So what does the rest of scripture tell us? I don’t want to get into a comprehensive word study on these words, largely because that would be time consuming as well as not very profitable, i.e. filled with purity and sacrificial laws in Leviticus, but I think that we can jump to another place in scripture that most of our minds would go to automatically when the word flesh comes up, namely the writings of Paul. When Paul discusses flesh, he condemns it and not because he is trying to exhort us all to a vegetarian life. Generally Paul metaphorically sets up the flesh in opposition to the spirit. Both are components of our being, flesh being our natural, fallen, evil, dark and sinful state, and spirit being the opposites of that, coming as it were from The Spirit of God. In a sense then flesh in Paul is somewhere between a word like rot and something more descriptive, like Vonnegut’s meatbag.
But since we are already playing in metaphysical realities, what if we look at this flesh/spirit juxtaposition as also having a deeper meaning. In that sense, though we are metaphysically fallen, and the meatbags that house us have come to represent the worst of who we collectively are, our bodies themselves, our minds, indeed our whole persons, are no more inherently evil than the world is. God did not make us evil. No one will deny that. He looked at all that he had made, and it was very good.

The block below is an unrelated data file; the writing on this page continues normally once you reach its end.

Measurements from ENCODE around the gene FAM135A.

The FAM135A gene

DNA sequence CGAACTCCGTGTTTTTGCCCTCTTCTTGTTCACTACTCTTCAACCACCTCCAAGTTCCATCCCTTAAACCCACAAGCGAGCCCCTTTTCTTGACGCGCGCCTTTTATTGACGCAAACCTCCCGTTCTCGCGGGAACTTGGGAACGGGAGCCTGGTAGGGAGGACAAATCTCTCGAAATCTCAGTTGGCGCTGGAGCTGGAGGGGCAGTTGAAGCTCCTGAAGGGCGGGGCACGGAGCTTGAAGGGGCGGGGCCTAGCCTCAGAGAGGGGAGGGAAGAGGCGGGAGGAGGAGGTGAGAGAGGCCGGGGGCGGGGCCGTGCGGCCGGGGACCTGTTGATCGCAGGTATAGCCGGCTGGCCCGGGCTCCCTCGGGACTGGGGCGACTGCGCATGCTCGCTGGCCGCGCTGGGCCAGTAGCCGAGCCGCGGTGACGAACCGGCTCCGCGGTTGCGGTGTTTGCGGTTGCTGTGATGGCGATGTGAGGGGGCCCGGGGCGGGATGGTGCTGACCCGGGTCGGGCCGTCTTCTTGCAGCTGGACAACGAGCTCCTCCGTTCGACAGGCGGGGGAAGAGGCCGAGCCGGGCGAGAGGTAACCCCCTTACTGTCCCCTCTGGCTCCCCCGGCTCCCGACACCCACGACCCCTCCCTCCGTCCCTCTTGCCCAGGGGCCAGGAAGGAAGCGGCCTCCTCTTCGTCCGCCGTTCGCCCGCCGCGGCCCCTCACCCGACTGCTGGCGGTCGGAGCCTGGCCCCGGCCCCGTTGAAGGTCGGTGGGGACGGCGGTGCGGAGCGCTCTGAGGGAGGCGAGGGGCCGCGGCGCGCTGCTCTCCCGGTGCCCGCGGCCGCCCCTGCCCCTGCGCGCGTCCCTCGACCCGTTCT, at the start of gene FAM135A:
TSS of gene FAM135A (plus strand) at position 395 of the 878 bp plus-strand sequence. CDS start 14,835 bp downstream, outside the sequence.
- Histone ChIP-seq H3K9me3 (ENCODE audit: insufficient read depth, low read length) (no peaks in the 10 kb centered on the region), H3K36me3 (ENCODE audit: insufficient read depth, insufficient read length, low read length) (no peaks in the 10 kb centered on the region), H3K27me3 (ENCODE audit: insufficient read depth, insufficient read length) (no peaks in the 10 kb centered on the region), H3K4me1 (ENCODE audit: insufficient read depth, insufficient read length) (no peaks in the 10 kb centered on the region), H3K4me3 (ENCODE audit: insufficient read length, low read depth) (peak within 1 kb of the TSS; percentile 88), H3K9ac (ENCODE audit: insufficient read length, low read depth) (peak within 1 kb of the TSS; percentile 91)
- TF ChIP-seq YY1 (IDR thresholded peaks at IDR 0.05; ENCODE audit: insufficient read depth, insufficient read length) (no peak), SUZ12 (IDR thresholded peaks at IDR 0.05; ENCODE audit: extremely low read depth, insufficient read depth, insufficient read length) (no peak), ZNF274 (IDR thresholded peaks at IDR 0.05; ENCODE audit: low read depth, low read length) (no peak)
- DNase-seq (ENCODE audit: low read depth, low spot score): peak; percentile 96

We know that creation groans waiting for its redeemer. Maybe we too, as part of that creation, built on a basically good or at worst neutral template, are groaning waiting for our redeemer, sort of like the day after a long hike or a particularly energetic soccer game.
If that is the case, then sometimes that original goodness might shine through the dark, even if our will is not in it, like a beautiful sunset on a really smoggy day or beggars warming themselves from the heat of a building that is burning down. Though our flesh is often warped into the brokenness that Paul speaks of, there are moments when who we are, our flesh itself, i.e. our whole original nature, cries out to be what it was made to be, to do what it was made to do, and not to be utterly warped into either some nefarious activity of the enemy or even our own pitifully selfish desires.